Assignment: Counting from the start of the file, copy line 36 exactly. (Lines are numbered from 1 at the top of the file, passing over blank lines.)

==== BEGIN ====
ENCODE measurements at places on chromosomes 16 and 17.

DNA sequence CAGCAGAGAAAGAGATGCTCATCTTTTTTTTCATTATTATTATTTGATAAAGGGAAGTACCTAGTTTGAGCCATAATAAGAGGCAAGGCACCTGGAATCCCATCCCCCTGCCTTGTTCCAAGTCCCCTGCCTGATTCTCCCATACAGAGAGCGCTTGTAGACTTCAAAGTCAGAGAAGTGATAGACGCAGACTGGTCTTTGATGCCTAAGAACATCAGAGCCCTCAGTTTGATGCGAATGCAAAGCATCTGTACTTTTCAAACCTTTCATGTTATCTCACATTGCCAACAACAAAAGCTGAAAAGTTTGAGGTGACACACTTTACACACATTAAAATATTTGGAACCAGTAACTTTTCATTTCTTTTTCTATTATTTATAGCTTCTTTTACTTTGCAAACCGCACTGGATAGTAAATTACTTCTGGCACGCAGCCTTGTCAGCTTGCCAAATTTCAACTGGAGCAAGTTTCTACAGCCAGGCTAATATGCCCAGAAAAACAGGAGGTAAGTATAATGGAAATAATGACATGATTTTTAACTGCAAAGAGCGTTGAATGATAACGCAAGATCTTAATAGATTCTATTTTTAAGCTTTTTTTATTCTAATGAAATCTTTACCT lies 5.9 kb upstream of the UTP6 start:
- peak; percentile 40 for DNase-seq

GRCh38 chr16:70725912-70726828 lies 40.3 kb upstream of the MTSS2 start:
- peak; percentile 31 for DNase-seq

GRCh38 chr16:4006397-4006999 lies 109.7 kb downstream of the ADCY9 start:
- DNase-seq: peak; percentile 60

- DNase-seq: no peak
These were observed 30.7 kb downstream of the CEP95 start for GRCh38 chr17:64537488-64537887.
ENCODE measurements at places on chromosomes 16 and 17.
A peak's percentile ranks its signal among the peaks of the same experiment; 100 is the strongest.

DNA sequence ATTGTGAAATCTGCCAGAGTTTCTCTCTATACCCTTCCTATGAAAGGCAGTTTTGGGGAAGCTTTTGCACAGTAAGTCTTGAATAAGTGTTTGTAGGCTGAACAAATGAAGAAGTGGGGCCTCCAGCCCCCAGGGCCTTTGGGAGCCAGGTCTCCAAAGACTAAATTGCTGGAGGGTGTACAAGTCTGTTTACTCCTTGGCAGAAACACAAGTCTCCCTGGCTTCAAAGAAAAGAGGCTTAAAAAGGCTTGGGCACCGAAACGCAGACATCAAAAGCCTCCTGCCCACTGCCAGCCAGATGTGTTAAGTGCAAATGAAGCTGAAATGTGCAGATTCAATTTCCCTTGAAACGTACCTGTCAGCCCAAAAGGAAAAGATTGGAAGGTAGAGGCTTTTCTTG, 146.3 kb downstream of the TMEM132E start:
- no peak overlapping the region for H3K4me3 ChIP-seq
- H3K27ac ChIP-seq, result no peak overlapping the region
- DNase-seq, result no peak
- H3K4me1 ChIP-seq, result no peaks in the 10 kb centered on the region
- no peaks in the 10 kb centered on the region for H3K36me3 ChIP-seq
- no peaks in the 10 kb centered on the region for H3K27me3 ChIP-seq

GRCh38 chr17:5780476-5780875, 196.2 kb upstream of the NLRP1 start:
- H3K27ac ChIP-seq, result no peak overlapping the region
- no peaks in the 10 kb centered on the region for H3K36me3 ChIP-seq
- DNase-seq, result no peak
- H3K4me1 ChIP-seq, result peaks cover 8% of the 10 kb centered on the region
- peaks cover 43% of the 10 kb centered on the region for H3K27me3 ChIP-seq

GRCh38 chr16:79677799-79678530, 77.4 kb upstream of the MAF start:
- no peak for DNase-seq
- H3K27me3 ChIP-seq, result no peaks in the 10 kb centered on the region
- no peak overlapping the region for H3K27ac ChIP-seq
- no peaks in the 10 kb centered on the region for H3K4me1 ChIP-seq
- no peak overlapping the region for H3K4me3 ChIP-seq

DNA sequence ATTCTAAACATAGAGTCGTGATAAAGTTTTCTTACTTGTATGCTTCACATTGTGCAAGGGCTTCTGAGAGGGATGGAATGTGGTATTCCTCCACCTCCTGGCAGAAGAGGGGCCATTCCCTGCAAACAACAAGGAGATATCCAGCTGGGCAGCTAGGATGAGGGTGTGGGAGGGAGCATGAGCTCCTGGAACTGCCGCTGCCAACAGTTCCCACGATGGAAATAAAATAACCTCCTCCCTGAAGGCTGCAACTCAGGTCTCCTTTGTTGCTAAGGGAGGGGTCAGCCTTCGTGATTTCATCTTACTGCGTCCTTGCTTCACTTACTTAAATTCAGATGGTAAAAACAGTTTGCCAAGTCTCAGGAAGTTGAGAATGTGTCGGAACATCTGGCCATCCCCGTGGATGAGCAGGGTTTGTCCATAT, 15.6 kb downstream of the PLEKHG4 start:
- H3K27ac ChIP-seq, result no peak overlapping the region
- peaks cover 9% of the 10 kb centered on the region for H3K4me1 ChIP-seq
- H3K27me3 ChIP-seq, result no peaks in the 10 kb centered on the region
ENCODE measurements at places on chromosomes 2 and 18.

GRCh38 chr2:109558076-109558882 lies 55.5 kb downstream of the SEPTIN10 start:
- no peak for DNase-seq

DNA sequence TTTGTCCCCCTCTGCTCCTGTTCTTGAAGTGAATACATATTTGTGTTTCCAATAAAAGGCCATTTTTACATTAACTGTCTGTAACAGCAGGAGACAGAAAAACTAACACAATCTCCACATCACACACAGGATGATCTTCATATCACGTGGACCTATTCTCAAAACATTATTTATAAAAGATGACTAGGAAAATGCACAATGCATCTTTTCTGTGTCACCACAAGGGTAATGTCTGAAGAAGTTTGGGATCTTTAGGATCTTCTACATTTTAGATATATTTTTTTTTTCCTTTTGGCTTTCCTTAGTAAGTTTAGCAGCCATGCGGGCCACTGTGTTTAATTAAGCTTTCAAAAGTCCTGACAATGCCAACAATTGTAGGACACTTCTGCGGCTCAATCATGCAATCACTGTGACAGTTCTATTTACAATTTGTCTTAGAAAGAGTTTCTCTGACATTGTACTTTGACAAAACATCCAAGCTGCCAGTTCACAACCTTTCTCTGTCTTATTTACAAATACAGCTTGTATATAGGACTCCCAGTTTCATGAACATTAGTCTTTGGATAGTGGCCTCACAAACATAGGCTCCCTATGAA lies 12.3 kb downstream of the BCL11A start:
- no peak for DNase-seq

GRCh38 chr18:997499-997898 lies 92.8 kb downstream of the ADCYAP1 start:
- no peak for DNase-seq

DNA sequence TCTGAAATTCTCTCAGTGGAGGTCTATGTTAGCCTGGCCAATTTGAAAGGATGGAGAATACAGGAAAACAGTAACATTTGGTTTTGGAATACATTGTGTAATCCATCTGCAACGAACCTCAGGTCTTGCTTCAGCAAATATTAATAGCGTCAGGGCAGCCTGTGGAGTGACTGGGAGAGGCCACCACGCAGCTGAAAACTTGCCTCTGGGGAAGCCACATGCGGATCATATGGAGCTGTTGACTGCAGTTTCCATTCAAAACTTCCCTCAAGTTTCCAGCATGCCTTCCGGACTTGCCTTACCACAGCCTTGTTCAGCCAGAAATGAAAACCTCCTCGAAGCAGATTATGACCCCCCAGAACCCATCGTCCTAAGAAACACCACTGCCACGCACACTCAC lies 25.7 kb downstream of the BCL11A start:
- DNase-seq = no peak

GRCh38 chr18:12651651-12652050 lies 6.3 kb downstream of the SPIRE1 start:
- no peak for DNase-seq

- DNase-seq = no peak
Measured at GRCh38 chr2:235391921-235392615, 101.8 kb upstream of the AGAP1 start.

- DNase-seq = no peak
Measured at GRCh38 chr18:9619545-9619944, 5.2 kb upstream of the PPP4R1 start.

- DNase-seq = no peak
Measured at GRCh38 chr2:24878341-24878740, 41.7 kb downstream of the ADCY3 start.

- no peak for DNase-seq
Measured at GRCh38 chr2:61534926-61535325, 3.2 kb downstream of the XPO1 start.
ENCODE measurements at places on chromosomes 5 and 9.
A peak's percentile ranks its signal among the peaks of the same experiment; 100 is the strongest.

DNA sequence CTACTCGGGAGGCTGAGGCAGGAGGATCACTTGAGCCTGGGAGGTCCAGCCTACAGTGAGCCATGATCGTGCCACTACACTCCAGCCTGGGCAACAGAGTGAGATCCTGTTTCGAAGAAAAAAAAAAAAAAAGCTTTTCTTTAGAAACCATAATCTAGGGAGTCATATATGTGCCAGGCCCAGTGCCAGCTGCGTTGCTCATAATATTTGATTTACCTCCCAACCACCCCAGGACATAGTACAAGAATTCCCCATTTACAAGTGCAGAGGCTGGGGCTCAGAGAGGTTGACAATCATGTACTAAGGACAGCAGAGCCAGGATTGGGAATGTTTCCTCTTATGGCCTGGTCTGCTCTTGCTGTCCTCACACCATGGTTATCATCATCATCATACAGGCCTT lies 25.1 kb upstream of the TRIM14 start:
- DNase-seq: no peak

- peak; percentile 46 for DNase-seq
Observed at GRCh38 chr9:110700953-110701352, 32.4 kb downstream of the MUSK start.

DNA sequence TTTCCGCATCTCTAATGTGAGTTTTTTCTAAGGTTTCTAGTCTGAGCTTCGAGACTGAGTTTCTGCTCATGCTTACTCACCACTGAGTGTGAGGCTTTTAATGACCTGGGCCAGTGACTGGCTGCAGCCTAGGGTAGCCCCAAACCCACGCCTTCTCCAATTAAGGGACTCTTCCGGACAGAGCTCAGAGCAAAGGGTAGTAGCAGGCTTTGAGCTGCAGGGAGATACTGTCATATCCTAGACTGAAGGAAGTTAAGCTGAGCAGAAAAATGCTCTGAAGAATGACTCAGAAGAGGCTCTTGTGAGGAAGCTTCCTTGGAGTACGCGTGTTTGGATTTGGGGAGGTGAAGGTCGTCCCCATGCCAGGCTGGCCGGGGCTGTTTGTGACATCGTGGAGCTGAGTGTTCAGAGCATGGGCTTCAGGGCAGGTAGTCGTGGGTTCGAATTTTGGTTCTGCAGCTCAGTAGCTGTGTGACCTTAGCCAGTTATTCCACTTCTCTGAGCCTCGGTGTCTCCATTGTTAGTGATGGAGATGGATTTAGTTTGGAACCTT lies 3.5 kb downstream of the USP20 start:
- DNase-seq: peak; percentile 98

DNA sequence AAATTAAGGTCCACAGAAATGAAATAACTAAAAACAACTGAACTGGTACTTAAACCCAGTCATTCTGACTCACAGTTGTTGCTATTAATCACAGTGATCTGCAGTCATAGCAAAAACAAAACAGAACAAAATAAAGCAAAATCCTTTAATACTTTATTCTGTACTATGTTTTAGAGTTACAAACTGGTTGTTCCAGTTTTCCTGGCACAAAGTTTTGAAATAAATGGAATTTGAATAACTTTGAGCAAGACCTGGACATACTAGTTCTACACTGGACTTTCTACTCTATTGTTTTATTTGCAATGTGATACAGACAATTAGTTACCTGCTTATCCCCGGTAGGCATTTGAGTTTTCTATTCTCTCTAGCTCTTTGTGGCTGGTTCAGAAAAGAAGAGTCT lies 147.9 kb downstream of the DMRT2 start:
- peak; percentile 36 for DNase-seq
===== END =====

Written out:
GRCh38 chr2:109558076-109558882 lies 55.5 kb downstream of the SEPTIN10 start: